Video Interview: Utility Integrated Resource Plans Predict Large-scale Development of Renewable Resources West-wide
- June 15, 2021
- John Harrison
Plans developed by electric utilities in the West foresee large-scale development of renewable resources like solar and wind power in the future. This is consistent with the results of analyses the Council’s power planning staff has conducted in developing the 2021 Power Plan, which the Council expects to release in draft for public comment in August.
This is also a much different future for the West Coast and Northwest power supply than was envisioned by the Council in its last – and still current – power plan in 2016. At that time, the resource strategy to meet future demand for power in the power plan was driven largely by least-cost energy efficiency with only a modest development of renewable power. However, the energy world has changed drastically since then. Today, the new energy future is influenced by clean-energy policies, the retirement of a significant number of coal-fired generators, uncertainty about the role of new natural gas-fired generation, and the decrease in cost of utility-scale solar and wind generators.
As a reference check against its own analyses, the Council’s power planning staff reviewed the integrated resource plans (IRPs) of West Coast electric utilities to see what they identify as near-term generation needs. An IRP is a utility’s roadmap to help understand and plan for future resource needs.
Utility IRPs and the Council’s power plan have different views of the future. The Council’s plan is a least-cost, least-risk resource strategy for the entire Northwest; an IRP is developed by a utility to meet the anticipated demand of its customers. The Council updates its regional plan every five years, and utility IRPs usually are revised every two years or so. But the Council’s plan does include a forecast of West-wide wholesale electricity prices and that forecast is informed by extensive feedback from many utilities in the West.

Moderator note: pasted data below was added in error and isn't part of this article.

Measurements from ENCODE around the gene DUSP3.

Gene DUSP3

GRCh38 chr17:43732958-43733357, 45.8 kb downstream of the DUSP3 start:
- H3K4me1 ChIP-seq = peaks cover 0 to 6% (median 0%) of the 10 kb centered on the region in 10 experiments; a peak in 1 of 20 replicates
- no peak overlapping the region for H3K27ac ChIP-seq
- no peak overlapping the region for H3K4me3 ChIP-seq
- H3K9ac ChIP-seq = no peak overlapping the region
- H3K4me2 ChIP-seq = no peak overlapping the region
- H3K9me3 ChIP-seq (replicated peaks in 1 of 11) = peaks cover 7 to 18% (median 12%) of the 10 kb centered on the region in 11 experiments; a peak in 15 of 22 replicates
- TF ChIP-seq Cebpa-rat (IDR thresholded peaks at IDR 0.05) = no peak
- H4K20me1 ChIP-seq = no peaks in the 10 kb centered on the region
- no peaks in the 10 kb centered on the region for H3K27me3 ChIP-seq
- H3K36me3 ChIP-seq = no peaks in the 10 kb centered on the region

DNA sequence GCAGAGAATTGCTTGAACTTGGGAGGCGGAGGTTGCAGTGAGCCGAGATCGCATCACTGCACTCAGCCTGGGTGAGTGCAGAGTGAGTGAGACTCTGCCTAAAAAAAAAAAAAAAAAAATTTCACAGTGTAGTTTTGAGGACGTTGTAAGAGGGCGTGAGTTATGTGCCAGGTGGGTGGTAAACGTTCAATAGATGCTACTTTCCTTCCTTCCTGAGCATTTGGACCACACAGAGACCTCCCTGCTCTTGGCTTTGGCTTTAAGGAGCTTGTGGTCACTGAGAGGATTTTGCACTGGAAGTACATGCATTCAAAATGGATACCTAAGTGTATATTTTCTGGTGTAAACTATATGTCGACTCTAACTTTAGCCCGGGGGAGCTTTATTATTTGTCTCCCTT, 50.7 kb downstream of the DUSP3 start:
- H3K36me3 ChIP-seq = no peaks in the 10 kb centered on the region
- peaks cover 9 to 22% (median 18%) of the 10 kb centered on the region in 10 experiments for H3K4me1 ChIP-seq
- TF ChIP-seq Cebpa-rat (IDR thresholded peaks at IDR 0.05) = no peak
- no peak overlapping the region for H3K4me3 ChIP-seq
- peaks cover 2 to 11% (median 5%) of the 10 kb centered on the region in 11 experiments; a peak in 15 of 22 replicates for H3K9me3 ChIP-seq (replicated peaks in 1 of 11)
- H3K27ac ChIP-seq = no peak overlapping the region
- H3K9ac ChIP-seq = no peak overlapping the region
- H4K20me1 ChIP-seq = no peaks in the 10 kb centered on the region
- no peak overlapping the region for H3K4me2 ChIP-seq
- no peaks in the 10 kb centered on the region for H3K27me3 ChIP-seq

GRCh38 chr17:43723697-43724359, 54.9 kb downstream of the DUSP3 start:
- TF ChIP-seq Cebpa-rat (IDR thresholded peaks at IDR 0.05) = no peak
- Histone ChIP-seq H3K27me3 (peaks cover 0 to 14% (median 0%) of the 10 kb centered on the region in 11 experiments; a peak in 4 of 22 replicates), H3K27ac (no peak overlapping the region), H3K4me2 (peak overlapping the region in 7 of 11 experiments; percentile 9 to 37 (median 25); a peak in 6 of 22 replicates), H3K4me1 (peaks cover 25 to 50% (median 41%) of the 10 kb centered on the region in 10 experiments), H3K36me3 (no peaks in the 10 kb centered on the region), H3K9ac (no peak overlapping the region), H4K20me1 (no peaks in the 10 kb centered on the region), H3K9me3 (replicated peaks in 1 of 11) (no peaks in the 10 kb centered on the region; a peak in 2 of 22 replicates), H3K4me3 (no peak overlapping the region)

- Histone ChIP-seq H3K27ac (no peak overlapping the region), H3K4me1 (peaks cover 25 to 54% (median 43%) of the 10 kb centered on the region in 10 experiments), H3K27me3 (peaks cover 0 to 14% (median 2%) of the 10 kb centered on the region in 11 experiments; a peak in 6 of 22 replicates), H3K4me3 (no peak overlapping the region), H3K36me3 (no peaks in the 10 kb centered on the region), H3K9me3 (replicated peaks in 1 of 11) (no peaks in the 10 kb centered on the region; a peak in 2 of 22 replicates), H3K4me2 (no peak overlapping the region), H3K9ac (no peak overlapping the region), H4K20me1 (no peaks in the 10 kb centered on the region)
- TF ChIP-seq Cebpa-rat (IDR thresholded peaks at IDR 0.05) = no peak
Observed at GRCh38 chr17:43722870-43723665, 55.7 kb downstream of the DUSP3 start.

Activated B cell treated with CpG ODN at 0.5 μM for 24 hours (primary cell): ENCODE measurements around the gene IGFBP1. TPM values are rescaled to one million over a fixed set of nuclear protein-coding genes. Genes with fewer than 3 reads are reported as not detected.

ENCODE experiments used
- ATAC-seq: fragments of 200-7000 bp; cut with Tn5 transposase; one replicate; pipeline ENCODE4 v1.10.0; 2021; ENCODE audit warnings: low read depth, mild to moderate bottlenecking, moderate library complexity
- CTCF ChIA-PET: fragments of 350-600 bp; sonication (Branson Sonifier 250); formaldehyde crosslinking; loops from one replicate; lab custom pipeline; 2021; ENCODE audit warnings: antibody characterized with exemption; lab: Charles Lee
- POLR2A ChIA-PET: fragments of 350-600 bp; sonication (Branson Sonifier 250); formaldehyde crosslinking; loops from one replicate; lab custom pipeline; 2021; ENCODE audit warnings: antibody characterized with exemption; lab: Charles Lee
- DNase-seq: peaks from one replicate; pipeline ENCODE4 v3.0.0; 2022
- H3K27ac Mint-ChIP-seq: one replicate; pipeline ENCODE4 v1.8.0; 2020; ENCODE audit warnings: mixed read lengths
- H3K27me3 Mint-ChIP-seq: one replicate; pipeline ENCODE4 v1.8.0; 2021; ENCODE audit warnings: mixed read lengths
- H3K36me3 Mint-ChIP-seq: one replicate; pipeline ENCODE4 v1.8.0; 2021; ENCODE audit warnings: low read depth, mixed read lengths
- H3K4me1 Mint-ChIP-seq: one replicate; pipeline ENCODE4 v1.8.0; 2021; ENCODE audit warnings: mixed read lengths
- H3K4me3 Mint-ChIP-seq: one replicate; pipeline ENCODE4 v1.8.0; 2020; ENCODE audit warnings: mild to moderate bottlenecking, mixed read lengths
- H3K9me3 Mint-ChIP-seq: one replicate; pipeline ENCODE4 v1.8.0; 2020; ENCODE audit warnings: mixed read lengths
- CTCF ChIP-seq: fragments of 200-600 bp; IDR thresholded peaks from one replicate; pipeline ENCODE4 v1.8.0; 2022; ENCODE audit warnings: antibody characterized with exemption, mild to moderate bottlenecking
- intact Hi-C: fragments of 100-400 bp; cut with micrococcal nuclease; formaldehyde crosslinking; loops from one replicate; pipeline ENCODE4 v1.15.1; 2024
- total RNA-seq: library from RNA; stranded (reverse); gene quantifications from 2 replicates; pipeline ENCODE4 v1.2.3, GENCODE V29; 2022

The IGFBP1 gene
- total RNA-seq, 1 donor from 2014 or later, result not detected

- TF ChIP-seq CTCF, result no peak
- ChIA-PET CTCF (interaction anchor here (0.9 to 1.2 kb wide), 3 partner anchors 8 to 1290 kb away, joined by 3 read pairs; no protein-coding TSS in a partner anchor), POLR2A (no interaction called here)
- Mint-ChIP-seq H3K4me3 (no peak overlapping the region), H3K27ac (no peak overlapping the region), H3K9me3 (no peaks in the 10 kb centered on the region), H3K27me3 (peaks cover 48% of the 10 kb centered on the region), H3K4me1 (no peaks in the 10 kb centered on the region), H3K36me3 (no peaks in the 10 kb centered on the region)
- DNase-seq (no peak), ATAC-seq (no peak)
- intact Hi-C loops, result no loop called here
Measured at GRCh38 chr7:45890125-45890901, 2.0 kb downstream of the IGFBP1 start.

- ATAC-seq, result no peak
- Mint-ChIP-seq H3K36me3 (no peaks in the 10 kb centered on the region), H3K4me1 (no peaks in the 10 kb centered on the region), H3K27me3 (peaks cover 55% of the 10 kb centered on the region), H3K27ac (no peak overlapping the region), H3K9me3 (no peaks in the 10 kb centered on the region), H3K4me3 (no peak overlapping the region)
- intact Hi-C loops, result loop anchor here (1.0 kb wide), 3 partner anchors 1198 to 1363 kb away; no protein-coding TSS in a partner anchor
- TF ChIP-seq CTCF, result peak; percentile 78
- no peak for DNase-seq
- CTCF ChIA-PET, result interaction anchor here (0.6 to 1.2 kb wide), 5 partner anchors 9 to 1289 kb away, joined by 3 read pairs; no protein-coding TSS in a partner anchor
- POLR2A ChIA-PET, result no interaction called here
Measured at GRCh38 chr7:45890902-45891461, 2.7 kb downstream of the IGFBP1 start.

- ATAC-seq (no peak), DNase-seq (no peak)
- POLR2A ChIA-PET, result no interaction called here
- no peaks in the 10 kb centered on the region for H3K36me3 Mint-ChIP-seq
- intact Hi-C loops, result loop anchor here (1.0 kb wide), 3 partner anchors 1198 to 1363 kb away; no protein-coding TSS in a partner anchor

Gillian Charles, senior policy analyst in the Council’s Power Planning Division, discussed the results of her review of IRPs at the June Council meeting. She said the IRPs she reviewed represent about 70 percent of electricity sales in the United States portion of the Western Electricity Coordinating Council region (the WECC region is the area west of the Continental Divide including Baja California, Mexico, and Alberta and British Columbia). She said the IRPs come to largely the same conclusions as analyses for the 2021 Power Plan. For example, the IRPs show a significant, near-term need for new resources – primarily solar, wind, and solar plus energy storage. Some standalone, short-term (two to four hours of discharge) battery storage was identified, and a smaller amount of energy storage that can discharge for eight to twelve hours, such as pumped-storage hydropower facilities.
The IRPs also showed a modest amount of new natural gas generation, some of which was identified in the Pacific Northwest. In addition, utilities are exploring utilizing existing or new combustion turbines powered by alternative fuels such as biodiesel and hydrogen, she said. Council staff will continue to track IRPs as new editions are developed, Charles said.